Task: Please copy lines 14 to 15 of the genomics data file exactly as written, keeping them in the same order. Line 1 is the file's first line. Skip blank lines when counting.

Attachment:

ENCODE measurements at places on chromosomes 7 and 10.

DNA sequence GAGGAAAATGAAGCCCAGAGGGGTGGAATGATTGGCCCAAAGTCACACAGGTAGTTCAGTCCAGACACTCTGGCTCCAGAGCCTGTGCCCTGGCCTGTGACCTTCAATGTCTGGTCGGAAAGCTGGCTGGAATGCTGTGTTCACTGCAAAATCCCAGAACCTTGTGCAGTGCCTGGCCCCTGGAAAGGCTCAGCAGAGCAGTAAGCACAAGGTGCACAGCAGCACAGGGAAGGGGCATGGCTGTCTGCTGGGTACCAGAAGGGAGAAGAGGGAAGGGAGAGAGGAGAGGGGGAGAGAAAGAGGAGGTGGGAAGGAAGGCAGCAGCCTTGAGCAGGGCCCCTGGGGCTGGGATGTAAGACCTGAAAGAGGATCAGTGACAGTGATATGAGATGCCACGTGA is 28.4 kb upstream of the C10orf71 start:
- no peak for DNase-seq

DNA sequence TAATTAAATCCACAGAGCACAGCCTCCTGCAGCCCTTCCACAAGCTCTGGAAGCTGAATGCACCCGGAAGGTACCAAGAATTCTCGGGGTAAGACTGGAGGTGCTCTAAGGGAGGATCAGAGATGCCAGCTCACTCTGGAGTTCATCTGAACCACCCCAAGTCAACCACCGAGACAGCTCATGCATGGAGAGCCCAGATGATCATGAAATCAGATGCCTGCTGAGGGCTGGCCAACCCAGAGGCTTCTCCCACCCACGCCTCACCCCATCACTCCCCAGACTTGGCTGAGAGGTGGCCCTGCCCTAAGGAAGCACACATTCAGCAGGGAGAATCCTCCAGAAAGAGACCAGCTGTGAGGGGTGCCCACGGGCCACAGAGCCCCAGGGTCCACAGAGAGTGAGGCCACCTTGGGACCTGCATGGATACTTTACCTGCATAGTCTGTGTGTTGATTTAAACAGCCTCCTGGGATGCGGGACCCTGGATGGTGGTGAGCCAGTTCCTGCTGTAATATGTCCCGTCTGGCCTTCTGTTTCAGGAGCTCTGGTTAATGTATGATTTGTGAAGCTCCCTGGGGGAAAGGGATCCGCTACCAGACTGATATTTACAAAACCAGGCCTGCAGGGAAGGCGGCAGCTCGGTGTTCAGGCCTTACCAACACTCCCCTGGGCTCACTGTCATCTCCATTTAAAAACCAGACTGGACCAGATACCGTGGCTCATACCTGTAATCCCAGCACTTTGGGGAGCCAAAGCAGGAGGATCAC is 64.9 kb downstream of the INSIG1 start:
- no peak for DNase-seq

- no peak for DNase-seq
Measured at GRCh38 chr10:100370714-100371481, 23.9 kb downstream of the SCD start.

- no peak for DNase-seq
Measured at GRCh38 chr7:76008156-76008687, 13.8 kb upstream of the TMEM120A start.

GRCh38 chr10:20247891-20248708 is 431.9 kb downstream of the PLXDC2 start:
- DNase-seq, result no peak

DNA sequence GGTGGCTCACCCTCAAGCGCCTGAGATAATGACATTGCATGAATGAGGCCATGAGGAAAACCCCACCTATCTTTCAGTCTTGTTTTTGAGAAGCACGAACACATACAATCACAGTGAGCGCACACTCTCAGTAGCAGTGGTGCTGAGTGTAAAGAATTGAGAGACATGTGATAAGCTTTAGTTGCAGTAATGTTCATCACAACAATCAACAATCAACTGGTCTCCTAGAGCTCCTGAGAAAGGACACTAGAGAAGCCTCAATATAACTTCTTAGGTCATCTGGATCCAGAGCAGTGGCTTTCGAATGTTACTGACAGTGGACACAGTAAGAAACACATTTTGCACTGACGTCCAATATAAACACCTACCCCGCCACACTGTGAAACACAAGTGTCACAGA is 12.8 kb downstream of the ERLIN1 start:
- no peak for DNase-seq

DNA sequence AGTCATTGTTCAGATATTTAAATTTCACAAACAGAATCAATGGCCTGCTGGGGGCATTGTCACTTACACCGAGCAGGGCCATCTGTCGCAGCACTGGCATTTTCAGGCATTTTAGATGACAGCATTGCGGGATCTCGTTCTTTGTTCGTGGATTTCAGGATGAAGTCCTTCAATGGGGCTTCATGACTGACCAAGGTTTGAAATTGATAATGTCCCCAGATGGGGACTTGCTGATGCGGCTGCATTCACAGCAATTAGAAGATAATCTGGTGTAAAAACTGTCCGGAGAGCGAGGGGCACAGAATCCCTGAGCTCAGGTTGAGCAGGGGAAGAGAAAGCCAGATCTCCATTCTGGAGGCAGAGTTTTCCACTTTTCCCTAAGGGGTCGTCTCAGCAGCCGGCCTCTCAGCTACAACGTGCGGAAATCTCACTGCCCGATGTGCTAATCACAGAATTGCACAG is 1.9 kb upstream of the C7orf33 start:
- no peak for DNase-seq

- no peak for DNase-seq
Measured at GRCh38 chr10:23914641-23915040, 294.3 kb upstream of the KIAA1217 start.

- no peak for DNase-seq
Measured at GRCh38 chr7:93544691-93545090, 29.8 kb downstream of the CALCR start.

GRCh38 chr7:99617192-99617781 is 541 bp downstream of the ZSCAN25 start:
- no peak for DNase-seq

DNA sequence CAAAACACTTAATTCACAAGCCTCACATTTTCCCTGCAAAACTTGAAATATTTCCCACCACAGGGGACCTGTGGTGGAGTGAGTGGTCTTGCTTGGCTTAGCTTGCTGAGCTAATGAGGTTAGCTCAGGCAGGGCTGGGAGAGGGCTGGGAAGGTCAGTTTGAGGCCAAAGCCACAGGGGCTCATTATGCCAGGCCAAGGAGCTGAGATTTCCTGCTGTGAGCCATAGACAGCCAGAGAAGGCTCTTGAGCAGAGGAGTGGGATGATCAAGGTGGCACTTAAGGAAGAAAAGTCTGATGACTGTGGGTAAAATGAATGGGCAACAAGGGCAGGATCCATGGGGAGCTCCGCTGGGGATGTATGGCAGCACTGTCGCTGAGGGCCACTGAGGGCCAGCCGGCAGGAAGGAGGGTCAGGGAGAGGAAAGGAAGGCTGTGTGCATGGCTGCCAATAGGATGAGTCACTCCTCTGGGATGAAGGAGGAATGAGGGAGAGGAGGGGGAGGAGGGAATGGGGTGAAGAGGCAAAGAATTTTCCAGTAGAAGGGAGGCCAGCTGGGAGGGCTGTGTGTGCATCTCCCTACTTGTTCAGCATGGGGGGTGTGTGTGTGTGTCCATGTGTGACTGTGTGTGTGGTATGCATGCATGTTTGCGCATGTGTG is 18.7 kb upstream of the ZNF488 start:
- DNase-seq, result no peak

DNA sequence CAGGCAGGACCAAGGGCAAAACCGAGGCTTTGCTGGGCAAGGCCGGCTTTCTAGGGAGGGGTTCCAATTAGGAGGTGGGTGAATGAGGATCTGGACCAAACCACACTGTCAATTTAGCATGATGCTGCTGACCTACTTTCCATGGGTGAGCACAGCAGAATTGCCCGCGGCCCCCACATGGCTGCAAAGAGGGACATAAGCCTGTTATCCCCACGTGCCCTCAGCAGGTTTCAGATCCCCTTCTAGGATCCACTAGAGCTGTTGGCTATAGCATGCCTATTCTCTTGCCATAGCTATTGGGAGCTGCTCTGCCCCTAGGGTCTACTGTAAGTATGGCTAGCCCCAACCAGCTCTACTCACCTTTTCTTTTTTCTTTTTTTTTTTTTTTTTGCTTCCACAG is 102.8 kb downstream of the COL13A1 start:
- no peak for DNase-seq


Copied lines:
DNA sequence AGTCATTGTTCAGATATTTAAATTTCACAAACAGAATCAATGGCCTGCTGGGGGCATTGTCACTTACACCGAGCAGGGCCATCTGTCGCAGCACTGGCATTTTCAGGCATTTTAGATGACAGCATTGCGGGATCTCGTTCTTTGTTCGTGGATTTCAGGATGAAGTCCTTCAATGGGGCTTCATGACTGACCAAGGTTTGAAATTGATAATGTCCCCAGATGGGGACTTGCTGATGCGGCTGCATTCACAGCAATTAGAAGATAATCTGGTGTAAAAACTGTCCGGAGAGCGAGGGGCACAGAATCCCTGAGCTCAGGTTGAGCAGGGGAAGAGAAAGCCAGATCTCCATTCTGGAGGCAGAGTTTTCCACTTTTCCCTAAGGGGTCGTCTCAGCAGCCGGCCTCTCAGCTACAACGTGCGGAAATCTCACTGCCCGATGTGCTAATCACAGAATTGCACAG is 1.9 kb upstream of the C7orf33 start:
- no peak for DNase-seq